How did your expectations compare to your actual experiences on the ground?
Regarding HIV specifically, there are these drugs if you take them daily, you’ll live and they’re being provided free by the government. So we all think the problem is providing access to these drugs but in this community there is access to these drugs and some people are still not taking them. They’re being told, “you need to take these to save your life,” and for every reason you can think of, some people are not taking them and they’re dying. That’s just something that you don’t really hear about here.
Also, the institutionalized racism. Apartheid ended 22 years ago now and the area that we were staying in when we were studying in Stellenbosch is the most white, racist part of South Africa now. There is definitely still blatant racism there and it very hard to see.
I hope to go into medicine. I am going to take a year off and then try to go to medical school. I hope to get a Masters in Public Health while I get a Medical Degree. I’m also studying environmental science now and looking at the health aspect of environmental change. I think that during early college and high school, many people just think of becoming a surgeon and starting a practice. I definitely want to go beyond that and do more good through public health work. I also want to do more work abroad now.
Can you think of one moment that epitomizes your whole summer?
The most profound experience I had was getting to know one of the patients at the medical facility. This guy came in after a bike accident. He was sitting at the light and someone just hit him. He went into a coma and came out of it but was absolutely frozen in bed. He couldn’t really move his muscles or make any facial expressions. He could kind of, without moving his lips, mumble a little bit and say my name. His hands would shake and the nurses are always pretty busy and they deal with so much death all of the time that they kind of become accustomed to not becoming close to the patients. But I would go and hold his hands until they would stop shaking and became pretty close with this patient. Two to three weeks went by and he was getting worse. I thought he would probably die over the weekend. I left work Friday and when I came back Tuesday he had gotten new antibiotics and was talking and moving. By that Wednesday he was in a wheelchair, moving himself around, and I was having full conversations with him. It was just a crazy, moving experience.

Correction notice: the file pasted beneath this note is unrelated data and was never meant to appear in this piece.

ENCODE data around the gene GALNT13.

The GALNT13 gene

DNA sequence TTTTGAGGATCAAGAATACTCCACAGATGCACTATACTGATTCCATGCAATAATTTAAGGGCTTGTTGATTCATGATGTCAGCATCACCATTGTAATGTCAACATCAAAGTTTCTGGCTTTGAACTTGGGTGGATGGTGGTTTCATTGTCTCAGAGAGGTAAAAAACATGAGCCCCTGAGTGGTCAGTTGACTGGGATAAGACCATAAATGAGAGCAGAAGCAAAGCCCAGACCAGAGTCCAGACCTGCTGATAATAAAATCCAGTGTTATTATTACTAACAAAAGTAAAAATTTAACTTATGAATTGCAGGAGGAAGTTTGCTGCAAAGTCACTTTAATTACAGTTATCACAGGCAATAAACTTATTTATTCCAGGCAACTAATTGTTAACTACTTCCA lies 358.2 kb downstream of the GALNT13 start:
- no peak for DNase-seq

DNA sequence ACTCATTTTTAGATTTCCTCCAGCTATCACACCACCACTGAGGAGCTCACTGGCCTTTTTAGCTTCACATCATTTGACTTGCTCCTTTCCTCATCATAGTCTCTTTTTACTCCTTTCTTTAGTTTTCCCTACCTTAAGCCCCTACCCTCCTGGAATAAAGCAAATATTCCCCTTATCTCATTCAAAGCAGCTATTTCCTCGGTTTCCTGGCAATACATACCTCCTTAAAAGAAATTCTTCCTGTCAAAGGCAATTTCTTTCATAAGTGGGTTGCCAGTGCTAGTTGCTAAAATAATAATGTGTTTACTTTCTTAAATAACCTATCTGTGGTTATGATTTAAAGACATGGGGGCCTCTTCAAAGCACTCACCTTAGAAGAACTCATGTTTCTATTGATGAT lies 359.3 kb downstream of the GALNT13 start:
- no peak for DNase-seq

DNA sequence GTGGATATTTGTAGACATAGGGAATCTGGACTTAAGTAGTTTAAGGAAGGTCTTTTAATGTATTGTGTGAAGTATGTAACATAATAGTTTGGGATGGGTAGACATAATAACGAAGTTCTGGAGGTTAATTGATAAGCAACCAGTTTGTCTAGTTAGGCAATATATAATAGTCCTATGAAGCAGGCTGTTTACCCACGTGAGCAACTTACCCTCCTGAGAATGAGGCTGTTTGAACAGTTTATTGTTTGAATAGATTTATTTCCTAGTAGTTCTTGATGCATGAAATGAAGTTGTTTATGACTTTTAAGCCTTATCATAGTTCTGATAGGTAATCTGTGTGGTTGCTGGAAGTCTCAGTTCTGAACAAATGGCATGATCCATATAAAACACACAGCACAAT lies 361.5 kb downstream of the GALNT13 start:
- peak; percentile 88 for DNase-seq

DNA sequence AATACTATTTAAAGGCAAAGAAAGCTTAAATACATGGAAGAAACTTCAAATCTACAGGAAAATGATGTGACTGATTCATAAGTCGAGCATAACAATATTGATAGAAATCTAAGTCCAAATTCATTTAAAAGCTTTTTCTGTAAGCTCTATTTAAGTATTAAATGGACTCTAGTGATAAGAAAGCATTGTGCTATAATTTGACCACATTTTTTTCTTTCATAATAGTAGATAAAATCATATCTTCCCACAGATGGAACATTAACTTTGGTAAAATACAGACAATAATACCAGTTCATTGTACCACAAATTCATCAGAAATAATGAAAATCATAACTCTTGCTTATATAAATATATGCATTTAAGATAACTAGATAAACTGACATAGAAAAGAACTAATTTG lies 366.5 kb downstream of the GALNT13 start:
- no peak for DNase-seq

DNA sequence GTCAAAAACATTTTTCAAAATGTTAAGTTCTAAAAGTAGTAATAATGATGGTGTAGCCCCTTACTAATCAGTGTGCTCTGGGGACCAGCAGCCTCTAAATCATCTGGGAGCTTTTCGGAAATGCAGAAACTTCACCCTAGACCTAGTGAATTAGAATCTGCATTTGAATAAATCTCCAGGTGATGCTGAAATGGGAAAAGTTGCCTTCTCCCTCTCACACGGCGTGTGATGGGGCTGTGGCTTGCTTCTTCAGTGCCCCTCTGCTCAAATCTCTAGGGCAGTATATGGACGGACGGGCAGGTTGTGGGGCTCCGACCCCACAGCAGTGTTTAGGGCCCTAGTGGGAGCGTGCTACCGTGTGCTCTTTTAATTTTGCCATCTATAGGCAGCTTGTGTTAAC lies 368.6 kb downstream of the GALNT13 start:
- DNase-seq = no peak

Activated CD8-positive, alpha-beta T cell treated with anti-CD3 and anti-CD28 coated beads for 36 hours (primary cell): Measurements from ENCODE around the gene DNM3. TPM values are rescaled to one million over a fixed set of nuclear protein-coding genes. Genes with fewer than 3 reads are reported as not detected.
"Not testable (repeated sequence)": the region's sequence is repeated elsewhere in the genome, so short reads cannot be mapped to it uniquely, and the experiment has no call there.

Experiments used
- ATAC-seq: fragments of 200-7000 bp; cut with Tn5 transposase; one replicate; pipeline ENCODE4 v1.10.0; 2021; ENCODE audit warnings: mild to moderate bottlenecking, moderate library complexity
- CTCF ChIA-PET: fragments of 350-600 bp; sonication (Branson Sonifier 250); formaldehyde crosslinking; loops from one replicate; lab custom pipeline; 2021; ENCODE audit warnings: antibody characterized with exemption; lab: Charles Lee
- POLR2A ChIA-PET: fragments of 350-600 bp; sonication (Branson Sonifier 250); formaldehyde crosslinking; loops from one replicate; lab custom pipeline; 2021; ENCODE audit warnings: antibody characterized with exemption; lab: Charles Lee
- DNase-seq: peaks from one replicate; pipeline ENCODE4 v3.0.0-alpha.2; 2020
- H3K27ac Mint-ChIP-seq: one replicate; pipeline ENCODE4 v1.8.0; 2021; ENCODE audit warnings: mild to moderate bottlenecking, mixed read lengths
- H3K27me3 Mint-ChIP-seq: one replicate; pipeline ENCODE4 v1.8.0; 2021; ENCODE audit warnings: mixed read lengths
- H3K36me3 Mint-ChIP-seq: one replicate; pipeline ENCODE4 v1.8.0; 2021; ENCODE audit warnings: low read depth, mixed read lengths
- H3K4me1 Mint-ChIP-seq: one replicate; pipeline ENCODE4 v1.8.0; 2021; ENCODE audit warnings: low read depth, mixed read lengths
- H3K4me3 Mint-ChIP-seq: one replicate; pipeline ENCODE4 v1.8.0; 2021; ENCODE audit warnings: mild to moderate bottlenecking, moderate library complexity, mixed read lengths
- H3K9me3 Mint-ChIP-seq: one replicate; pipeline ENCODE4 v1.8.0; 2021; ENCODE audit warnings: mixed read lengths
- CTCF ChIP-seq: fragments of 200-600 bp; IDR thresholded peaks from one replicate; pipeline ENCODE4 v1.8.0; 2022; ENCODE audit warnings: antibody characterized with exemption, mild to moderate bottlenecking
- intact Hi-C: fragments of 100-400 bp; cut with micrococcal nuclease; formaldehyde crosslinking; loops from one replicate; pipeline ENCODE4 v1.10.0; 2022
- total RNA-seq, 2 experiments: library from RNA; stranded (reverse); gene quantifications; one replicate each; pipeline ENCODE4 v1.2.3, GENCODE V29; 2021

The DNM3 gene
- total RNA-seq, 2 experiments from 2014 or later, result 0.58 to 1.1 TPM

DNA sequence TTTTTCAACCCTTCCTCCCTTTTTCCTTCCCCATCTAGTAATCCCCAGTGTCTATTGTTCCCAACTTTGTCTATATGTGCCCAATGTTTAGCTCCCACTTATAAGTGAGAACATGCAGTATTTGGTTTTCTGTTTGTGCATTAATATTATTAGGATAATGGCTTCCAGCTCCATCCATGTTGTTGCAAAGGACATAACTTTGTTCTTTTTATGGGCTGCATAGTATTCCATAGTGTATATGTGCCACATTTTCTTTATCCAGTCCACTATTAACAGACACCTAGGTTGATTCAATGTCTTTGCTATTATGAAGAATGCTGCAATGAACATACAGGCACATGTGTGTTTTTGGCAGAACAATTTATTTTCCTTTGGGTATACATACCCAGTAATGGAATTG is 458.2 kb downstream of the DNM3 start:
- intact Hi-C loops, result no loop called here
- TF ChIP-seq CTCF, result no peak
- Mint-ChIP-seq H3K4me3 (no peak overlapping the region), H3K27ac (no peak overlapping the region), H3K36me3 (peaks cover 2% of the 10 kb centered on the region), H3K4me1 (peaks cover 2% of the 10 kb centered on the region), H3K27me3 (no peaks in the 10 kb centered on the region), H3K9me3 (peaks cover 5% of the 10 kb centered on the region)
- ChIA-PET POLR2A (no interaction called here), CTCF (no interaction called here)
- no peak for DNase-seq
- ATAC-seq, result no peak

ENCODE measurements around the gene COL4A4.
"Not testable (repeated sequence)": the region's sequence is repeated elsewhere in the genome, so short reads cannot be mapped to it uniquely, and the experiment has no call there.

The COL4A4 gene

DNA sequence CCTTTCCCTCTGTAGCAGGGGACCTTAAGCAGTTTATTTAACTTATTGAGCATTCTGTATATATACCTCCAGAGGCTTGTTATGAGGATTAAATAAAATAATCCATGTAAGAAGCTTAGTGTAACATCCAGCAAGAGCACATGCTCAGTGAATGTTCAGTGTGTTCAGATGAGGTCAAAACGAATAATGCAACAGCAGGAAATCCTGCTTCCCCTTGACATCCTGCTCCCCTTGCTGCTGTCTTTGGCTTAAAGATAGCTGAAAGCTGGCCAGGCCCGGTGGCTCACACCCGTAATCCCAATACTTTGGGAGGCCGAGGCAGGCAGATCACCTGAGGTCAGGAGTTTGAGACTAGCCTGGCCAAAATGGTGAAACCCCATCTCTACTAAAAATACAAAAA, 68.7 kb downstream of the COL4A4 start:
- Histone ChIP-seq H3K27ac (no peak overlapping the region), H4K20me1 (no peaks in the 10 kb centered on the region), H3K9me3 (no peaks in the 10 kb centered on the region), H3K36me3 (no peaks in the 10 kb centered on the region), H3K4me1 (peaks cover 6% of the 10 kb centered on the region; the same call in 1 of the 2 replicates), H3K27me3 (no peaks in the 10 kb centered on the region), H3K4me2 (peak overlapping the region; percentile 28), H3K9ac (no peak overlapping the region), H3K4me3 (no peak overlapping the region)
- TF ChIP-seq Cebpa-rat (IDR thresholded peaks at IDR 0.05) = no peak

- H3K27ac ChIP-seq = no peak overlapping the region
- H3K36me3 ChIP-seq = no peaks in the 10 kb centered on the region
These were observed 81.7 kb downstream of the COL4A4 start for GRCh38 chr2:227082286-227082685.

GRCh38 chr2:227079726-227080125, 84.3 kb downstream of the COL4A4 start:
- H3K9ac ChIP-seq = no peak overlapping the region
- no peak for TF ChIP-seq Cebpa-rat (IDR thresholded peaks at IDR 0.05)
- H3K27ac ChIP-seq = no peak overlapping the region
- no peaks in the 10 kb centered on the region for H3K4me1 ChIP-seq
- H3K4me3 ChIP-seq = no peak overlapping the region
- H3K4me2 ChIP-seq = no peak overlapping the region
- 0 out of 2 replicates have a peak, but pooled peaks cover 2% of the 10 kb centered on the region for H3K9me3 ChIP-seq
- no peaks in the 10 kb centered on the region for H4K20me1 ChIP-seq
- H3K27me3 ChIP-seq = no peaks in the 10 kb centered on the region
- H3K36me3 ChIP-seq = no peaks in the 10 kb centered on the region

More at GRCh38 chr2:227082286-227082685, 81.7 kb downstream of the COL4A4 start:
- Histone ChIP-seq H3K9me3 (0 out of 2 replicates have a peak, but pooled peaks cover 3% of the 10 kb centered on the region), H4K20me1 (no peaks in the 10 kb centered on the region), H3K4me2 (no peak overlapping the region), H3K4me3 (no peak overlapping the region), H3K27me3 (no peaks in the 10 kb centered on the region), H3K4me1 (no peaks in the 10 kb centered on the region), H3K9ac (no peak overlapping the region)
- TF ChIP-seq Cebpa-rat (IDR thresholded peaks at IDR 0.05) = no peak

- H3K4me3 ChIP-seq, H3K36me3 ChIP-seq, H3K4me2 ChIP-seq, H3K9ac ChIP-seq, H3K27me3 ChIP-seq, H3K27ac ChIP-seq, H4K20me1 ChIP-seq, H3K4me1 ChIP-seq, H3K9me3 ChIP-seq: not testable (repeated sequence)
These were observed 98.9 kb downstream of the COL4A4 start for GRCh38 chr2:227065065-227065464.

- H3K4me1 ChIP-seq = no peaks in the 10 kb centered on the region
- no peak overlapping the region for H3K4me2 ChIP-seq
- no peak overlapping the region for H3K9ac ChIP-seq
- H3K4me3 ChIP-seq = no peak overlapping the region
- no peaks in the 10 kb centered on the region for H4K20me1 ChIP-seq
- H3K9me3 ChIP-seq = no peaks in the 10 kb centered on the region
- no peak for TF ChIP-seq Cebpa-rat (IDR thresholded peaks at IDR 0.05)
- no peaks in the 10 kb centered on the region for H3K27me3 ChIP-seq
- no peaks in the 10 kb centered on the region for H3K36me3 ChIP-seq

So I took two things from that. One, I am not a very religious person but they do use faith in this facility a lot since it’s at a church. A lot of people in South Africa are very religious. Regardless of if I think it works or not, faith does seem to be helping the healing process for a lot of these patients. That was very eye opening to me. I don’t necessarily have to believe it but if it’s working well for others I may as well help with it. Second, through my kindness and the nurses’ kindness he was then inspired to come back and volunteer with the church once he’s healthy.
I ran into a lot of roadblocks with visas. While I was here doing research, I couldn’t figure out if I could get a visa and was getting a lot of push back from the administration. But I was pretty determined to stay over the summer and do it. I went to South Africa not totally sure if I would be able to stay but I figured out the system and it ended up working out. So don’t just let people tell you that you can’t do something. If you want to do it, really push it and try to weasel your way through things. It might work out!